Communication is inextricably linked with what it means to be human--we have no choice but to communicate. I am therefore interested in exploring, particularly within Christian circles, how we talk about different theological and philosophical concepts and how we perceive God to communicate with us. I hope to bring insight to these realms not only through personal experience, but also with the help of the various authors in the Bible, philosophical texts, and literature. Hopefully, together we will carefully assess how we can better our thinking and speaking about and to a God who is worthy of our praise.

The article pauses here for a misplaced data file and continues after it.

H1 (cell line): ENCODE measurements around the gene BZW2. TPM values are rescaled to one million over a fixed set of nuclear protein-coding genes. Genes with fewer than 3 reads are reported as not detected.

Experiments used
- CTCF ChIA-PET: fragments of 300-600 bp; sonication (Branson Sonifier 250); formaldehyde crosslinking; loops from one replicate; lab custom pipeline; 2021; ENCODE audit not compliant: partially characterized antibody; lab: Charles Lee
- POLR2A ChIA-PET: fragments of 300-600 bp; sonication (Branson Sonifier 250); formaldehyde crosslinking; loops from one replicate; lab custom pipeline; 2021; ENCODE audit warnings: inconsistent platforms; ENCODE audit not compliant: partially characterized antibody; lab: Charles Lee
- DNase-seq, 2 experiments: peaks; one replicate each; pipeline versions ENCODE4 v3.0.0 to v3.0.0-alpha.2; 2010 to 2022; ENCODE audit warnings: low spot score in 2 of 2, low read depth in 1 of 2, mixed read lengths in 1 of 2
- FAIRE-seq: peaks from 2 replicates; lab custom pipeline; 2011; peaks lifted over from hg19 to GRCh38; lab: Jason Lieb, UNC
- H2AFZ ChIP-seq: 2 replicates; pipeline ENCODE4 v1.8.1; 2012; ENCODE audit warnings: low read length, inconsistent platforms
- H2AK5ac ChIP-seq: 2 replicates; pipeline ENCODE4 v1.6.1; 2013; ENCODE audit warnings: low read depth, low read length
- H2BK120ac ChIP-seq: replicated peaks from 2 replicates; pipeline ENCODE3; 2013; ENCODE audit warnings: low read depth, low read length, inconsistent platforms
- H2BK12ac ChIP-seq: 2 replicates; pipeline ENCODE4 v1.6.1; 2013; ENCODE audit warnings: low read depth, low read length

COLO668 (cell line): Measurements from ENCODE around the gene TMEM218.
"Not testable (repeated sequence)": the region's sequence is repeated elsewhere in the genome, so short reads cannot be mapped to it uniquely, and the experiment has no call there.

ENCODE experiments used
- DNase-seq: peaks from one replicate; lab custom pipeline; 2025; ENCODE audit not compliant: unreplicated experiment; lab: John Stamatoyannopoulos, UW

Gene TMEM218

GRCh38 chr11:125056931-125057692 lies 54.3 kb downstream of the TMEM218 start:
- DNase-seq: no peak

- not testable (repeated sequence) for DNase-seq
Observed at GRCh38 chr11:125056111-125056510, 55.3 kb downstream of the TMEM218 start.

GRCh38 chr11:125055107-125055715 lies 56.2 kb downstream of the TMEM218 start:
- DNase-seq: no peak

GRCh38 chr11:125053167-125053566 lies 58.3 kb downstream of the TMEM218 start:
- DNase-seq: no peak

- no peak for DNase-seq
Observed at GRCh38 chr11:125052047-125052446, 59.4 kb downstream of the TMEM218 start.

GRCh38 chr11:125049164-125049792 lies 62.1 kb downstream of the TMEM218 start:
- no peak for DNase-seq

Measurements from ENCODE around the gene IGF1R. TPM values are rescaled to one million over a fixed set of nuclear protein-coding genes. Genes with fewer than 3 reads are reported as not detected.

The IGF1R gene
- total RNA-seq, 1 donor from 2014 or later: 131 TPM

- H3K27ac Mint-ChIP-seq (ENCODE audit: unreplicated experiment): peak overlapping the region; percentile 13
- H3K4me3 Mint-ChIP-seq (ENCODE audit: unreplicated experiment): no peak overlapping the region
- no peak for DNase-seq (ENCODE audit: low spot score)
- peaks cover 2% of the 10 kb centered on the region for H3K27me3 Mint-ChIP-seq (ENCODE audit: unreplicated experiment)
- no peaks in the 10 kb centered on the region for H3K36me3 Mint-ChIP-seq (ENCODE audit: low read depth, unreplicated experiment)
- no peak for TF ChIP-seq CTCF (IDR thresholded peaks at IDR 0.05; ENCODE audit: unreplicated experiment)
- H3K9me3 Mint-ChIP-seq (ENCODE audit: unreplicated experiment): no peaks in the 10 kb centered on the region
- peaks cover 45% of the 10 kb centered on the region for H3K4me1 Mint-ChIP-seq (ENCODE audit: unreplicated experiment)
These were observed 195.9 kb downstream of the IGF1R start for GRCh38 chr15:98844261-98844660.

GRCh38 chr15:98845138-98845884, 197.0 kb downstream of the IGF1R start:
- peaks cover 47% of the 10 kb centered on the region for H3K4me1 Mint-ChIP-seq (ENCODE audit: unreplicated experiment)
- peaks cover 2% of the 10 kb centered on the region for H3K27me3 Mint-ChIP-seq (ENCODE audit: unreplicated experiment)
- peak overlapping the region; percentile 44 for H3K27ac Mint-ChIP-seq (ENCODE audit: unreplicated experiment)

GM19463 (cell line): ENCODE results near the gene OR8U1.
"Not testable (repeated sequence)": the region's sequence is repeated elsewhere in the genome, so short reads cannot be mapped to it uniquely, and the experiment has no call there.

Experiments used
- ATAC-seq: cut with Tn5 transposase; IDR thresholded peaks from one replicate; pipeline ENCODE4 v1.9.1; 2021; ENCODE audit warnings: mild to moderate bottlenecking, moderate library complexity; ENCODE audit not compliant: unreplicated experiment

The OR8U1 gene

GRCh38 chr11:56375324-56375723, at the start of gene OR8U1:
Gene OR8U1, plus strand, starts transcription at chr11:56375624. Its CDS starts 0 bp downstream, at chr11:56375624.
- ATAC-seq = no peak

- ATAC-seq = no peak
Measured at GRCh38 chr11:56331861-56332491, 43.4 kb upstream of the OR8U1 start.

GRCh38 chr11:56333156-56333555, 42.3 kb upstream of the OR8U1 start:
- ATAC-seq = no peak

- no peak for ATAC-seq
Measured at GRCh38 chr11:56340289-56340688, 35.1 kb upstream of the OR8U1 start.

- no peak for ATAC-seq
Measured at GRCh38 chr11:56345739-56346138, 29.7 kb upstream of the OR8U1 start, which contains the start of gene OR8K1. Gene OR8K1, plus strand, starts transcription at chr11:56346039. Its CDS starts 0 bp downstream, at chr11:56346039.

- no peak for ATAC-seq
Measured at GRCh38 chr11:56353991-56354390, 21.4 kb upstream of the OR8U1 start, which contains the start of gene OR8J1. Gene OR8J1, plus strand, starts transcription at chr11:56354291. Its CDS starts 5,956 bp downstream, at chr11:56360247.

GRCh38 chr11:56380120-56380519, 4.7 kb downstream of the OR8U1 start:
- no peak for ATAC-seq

@rmasvg is a resource for those interested in the intersections of Christian theology, continental philosophy of religion, and Marxist political critique. It is my belief that all three, to varying degrees, are useful for our current historical moment. As such, I hope to offer my voice to the discussion, in the pursuit of justice for all.
Church Gets Real is a blog about why we go to Church and how we stay planted there. How can our imperfect selves successfully interact with all these imperfect people who are different than us to serve a perfect God? Get ready to get real with each other and in our own hearts to choose to live for Christ.
Joshua A. Méndez